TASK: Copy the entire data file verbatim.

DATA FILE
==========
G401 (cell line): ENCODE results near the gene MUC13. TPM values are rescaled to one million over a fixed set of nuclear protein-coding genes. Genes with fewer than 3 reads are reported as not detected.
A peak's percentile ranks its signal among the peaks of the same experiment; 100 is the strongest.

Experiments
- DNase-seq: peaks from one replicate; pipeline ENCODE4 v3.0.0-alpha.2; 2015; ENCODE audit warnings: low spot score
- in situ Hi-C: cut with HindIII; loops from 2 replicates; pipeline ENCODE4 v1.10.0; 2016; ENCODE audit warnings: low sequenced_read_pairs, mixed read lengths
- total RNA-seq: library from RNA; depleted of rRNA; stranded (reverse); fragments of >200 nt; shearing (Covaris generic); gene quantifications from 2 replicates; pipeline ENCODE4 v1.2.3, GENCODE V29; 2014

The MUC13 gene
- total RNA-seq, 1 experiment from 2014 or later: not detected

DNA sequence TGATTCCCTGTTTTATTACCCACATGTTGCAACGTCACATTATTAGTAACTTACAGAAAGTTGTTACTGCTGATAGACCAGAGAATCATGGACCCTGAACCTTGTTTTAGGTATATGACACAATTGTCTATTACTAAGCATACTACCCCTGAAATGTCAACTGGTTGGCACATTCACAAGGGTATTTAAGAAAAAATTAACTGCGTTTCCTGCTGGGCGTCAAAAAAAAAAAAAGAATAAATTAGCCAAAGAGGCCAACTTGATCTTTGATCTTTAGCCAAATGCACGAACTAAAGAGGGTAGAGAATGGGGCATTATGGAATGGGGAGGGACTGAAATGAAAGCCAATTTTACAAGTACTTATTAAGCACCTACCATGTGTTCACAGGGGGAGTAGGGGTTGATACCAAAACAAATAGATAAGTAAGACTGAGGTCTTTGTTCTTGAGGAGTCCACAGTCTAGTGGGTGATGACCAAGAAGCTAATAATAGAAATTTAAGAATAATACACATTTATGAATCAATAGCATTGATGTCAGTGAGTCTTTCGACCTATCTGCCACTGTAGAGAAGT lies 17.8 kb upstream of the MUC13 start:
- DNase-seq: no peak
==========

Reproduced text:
G401 (cell line): ENCODE results near the gene MUC13. TPM values are rescaled to one million over a fixed set of nuclear protein-coding genes. Genes with fewer than 3 reads are reported as not detected.
A peak's percentile ranks its signal among the peaks of the same experiment; 100 is the strongest.

Experiments
- DNase-seq: peaks from one replicate; pipeline ENCODE4 v3.0.0-alpha.2; 2015; ENCODE audit warnings: low spot score
- in situ Hi-C: cut with HindIII; loops from 2 replicates; pipeline ENCODE4 v1.10.0; 2016; ENCODE audit warnings: low sequenced_read_pairs, mixed read lengths
- total RNA-seq: library from RNA; depleted of rRNA; stranded (reverse); fragments of >200 nt; shearing (Covaris generic); gene quantifications from 2 replicates; pipeline ENCODE4 v1.2.3, GENCODE V29; 2014

The MUC13 gene
- total RNA-seq, 1 experiment from 2014 or later: not detected

DNA sequence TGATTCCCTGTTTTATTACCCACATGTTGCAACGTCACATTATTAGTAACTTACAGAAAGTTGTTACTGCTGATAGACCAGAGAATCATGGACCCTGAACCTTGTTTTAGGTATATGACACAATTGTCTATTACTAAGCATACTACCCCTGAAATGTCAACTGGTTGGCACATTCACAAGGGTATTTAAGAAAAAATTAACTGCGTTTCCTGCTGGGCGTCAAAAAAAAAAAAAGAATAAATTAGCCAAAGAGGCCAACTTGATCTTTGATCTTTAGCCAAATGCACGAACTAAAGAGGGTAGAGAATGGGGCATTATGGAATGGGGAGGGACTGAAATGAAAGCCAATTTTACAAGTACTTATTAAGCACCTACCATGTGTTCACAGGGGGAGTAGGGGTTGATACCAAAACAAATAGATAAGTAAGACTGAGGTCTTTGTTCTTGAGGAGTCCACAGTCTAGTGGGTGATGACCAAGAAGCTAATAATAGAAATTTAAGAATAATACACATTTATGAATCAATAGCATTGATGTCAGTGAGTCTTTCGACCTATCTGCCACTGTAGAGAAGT lies 17.8 kb upstream of the MUC13 start:
- DNase-seq: no peak